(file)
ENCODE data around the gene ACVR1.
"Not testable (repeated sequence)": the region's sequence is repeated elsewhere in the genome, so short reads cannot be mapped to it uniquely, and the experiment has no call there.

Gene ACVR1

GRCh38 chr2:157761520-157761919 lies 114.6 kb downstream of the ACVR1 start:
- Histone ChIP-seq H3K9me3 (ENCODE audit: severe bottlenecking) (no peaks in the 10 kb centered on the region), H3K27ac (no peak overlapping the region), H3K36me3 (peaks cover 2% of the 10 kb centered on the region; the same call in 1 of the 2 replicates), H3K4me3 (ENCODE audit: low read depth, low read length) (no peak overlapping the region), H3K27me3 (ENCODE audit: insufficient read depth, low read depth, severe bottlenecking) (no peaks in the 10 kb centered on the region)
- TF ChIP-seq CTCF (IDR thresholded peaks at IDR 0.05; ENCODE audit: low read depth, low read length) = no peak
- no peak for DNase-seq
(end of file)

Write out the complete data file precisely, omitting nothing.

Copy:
ENCODE data around the gene ACVR1.
"Not testable (repeated sequence)": the region's sequence is repeated elsewhere in the genome, so short reads cannot be mapped to it uniquely, and the experiment has no call there.

Gene ACVR1

GRCh38 chr2:157761520-157761919 lies 114.6 kb downstream of the ACVR1 start:
- Histone ChIP-seq H3K9me3 (ENCODE audit: severe bottlenecking) (no peaks in the 10 kb centered on the region), H3K27ac (no peak overlapping the region), H3K36me3 (peaks cover 2% of the 10 kb centered on the region; the same call in 1 of the 2 replicates), H3K4me3 (ENCODE audit: low read depth, low read length) (no peak overlapping the region), H3K27me3 (ENCODE audit: insufficient read depth, low read depth, severe bottlenecking) (no peaks in the 10 kb centered on the region)
- TF ChIP-seq CTCF (IDR thresholded peaks at IDR 0.05; ENCODE audit: low read depth, low read length) = no peak
- no peak for DNase-seq